There is a clear opportunity to re-imagine retail parks, whether that is retaining retail as an anchor in new mixed use neighbourhoods or completely redeveloping the more moribund sites into new urban villages such as the recently approved Abbey Quays scheme in Barking, east London.

This project for Weston Homes will provide more than 1,000 much-needed new homes on the edge of Barking town centre, creating a new residential-led destination with a series of green public spaces and exciting commercial, retail, leisure and commercial uses. Abbey Quays re-invents a failing retail park into a new urban village; a true example of developing in the Grey Belt.

However, the opportunity for many retail parks could also lie in reconsidering the existing retail offer and focusing on creating places that offer richer experiences as well as a wider mix of uses.

Retail warehouses and stores that are too large can be made smaller and replaced by food, leisure, smaller retail and community uses while leisure, workplace and homes can be built above retail parks. The land for surface parking can be re-purposed as landscaped public realm with cars clustered in multi-level buildings that are screened by active frontages. In tomorrow’s car-sharing, zero-carbon world, how much parking will be needed anyway? Reviewing the Grey Belt is an opportunity to re-appraise how we use our precious land.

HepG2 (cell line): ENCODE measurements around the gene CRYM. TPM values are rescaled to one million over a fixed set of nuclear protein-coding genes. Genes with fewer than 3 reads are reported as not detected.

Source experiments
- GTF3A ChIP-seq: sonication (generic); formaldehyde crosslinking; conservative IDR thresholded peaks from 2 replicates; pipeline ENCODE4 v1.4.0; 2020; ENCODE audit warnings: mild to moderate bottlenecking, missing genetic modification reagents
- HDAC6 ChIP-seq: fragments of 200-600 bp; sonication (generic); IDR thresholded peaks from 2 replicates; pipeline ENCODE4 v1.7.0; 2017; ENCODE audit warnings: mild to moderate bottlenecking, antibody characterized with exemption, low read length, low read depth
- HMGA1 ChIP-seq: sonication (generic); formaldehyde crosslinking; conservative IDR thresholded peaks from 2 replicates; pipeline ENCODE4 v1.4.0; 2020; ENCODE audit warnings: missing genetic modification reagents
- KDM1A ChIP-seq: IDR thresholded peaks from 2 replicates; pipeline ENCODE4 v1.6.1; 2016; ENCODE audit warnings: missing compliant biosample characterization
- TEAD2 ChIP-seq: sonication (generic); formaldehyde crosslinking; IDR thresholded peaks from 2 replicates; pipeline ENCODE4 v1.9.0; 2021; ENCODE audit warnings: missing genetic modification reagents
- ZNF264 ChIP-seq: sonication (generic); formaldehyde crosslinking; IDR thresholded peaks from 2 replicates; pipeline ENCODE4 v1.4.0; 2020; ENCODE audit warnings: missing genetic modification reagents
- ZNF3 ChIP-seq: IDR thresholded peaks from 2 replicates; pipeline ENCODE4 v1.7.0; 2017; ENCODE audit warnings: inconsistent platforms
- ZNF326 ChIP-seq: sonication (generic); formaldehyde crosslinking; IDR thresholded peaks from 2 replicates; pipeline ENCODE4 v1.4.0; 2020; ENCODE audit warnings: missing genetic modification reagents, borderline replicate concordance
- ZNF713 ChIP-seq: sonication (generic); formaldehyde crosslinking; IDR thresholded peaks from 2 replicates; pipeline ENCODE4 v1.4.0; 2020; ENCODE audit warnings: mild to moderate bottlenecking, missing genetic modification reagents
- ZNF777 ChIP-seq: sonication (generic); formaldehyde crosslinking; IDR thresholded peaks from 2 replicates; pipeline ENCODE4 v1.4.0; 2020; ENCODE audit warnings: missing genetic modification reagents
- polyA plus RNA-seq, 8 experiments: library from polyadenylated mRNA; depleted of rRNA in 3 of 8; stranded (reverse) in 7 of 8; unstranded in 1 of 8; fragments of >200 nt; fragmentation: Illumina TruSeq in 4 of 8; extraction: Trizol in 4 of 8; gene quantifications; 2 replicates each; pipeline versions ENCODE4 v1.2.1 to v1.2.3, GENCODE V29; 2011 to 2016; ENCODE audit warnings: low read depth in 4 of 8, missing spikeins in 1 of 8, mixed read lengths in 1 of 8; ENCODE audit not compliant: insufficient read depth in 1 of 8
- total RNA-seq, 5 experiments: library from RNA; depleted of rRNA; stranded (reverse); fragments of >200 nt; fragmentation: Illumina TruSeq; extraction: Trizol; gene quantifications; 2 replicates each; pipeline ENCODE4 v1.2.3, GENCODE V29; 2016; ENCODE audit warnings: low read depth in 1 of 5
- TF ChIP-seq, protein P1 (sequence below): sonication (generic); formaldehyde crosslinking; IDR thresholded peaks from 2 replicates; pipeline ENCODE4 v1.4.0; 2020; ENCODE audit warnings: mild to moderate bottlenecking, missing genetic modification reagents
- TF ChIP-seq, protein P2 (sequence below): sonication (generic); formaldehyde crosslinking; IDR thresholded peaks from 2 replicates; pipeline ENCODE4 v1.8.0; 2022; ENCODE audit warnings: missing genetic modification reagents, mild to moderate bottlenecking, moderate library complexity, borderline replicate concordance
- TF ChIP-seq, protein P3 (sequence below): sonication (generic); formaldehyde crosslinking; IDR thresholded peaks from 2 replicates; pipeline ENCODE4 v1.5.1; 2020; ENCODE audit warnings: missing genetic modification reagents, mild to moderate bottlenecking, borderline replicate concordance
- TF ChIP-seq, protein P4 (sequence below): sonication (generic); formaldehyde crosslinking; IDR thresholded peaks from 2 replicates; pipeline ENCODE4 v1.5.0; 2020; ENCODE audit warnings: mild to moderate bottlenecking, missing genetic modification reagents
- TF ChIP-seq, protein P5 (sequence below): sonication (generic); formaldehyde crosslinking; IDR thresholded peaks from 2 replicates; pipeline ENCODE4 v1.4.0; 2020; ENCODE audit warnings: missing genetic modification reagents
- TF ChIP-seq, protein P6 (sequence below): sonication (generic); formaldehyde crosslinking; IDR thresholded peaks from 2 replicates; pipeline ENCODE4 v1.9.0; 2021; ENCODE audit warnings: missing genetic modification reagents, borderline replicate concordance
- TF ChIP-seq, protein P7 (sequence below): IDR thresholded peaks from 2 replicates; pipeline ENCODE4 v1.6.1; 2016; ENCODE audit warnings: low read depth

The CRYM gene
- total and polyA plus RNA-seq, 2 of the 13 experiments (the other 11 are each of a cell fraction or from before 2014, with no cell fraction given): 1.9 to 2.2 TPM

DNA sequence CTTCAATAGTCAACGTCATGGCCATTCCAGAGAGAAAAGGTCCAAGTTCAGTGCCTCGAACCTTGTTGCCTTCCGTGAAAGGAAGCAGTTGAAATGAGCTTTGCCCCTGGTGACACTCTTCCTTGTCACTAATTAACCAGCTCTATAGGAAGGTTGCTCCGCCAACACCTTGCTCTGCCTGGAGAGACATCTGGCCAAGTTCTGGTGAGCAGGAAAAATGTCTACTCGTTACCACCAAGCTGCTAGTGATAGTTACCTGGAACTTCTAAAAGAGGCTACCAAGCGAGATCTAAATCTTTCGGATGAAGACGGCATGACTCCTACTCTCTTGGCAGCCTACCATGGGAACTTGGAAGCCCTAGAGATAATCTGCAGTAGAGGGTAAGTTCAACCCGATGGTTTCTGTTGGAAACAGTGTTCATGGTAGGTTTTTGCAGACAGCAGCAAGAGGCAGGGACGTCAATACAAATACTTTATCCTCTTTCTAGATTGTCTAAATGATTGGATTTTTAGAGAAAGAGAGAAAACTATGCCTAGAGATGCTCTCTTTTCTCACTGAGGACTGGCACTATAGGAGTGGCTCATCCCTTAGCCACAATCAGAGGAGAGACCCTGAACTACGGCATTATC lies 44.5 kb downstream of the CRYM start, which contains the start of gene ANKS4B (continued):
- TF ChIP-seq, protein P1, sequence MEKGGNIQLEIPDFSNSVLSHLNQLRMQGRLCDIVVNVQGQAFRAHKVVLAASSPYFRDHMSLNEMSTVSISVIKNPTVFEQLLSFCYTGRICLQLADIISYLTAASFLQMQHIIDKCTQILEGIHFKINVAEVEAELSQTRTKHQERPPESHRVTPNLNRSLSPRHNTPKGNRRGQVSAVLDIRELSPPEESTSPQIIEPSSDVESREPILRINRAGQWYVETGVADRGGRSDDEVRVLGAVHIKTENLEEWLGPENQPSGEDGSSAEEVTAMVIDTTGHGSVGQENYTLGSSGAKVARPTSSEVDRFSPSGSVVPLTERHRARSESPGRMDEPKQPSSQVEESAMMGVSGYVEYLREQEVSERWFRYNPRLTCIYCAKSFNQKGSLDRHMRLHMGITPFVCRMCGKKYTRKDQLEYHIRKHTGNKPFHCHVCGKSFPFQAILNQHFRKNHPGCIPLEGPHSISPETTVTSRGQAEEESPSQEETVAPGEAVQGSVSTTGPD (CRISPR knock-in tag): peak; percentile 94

Bringing homes and workplaces to the upper levels will also bring 24/7 life, local demand and new communities to these locations. Effectively, retail parks can be reverse engineered as new living neighbourhoods to secure their future viability.

“In tomorrow’s car-sharing, zero-carbon world, how much parking will be needed anyway? Reviewing the Grey Belt is an opportunity to re-appraise how we use our precious land.”
Simon Blore, mixed use consultant, Broadway Malyan

The financial imperative

The financial imperative is clear - retail park owners are facing a challenge like never before. Well-let and well located retail parks could continue to deliver decent returns but investing in retail parks is carrying an increasing risk. With retailers now requiring shorter leases and lower rents and business rates, the downward pressure on rental income seems inevitable.